Shorter women more likely to have premature babies

Shorter mothers are more likely to have shorter pregnancies, smaller babies and are also at greater risk of giving birth prematurely, according to a new study.

Researchers found that a mother’s height directly influences her risk for preterm birth.

Researchers at the March of Dimes Prematurity Research Center – Ohio Collaborative looked at 3,485 Nordic women and their babies, and found that maternal height, which is determined by genetic factors, helped shape the foetal environment, influencing the length of pregnancy and frequency of prematurity.

Worldwide, 15 million babies are born preterm, and more than one million die due to complications of an early birth.

Babies who survive an early birth face serious and lifelong health problems, including breathing problems, jaundice, vision loss, cerebral palsy and intellectual delays.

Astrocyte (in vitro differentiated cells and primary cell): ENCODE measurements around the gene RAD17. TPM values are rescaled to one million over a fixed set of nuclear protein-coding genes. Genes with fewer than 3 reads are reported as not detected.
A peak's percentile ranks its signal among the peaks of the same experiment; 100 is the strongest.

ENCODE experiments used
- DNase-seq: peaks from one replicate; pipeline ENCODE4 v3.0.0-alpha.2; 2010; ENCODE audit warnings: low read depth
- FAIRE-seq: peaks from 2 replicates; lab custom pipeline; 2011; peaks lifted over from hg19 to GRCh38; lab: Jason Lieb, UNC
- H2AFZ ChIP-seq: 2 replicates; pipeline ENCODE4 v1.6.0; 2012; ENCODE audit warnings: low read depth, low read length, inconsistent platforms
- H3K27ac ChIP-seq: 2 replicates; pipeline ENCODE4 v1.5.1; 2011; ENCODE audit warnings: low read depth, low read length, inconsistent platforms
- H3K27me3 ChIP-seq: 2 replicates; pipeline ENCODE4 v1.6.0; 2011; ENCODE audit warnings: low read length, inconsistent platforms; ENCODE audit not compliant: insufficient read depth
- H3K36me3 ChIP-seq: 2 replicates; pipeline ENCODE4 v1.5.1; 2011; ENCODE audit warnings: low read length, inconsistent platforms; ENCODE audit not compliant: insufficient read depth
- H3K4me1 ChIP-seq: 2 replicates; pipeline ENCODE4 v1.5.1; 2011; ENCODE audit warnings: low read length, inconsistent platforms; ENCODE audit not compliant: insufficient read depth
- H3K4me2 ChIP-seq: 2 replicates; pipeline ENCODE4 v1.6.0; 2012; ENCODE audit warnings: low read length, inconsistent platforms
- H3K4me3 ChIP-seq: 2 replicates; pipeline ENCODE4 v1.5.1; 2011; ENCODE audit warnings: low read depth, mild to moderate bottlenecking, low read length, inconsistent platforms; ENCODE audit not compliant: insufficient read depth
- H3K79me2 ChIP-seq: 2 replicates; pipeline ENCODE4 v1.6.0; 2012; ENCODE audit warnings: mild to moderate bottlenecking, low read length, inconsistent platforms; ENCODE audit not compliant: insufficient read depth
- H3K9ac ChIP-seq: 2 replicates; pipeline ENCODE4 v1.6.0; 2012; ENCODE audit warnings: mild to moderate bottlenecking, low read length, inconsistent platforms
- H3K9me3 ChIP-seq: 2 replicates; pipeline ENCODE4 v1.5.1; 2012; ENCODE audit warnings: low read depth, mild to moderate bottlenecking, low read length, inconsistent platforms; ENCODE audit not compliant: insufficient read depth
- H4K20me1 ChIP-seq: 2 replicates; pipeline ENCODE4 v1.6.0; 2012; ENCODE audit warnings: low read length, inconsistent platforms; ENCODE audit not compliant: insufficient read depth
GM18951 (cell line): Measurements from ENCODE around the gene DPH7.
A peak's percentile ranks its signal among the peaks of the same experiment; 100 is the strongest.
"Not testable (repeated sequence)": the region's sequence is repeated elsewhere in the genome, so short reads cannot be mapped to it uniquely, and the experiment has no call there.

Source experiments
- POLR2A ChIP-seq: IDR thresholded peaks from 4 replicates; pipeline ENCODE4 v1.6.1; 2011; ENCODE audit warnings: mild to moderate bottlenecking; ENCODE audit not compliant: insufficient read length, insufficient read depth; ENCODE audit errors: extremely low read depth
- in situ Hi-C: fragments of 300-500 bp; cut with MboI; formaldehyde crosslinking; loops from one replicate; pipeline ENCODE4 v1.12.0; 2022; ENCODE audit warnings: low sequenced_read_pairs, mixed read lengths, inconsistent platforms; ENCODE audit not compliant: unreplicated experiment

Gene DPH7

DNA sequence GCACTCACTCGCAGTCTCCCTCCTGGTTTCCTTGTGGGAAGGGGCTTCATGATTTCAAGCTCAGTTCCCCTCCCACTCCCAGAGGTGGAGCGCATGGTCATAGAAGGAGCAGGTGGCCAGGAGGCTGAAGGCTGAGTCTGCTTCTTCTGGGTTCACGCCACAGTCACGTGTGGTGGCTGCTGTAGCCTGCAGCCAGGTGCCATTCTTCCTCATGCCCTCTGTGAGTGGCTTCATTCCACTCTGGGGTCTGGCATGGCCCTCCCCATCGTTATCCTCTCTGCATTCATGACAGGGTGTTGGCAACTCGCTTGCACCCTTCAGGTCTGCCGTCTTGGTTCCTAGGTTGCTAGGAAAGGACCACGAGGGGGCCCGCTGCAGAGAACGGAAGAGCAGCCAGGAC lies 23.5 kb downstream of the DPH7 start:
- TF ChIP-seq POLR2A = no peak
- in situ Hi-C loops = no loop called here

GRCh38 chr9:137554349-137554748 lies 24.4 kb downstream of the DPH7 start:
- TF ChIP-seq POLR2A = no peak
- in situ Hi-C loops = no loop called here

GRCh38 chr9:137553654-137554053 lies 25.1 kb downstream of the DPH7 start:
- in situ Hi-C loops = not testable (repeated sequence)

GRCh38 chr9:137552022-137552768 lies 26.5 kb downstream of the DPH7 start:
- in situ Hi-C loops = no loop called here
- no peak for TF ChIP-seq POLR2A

“A major goal of the nationwide network of March of Dimes prematurity research centers is identifying genes that govern foetal growth and length of pregnancy,” said Joe Leigh Simpson, March of Dimes senior vice president for Research and Global Programmes.

“That a woman’s height influences gestational length, independent of the genes she passes on that determine foetal size, is a major finding by our research networks, and the first of what we expect to be many genetic contributions,” Simpson said.

“This new finding adds one small piece toward solving the much larger puzzle of preterm birth,” said Jennifer L Howse, president of the March of Dimes.

“Our finding shows that a mother’s height has a direct impact on how long her pregnancy lasts,” added Louis Muglia, the primary investigator of the Ohio Collaborative, and co-director of the Perinatal Institute at Cincinnati Children’s Hospital Medical Center.

“The explanation for why this happens is unclear but could depend not only on unknown genes but also on woman’s lifetime of nutrition and her environment,” Muglia said.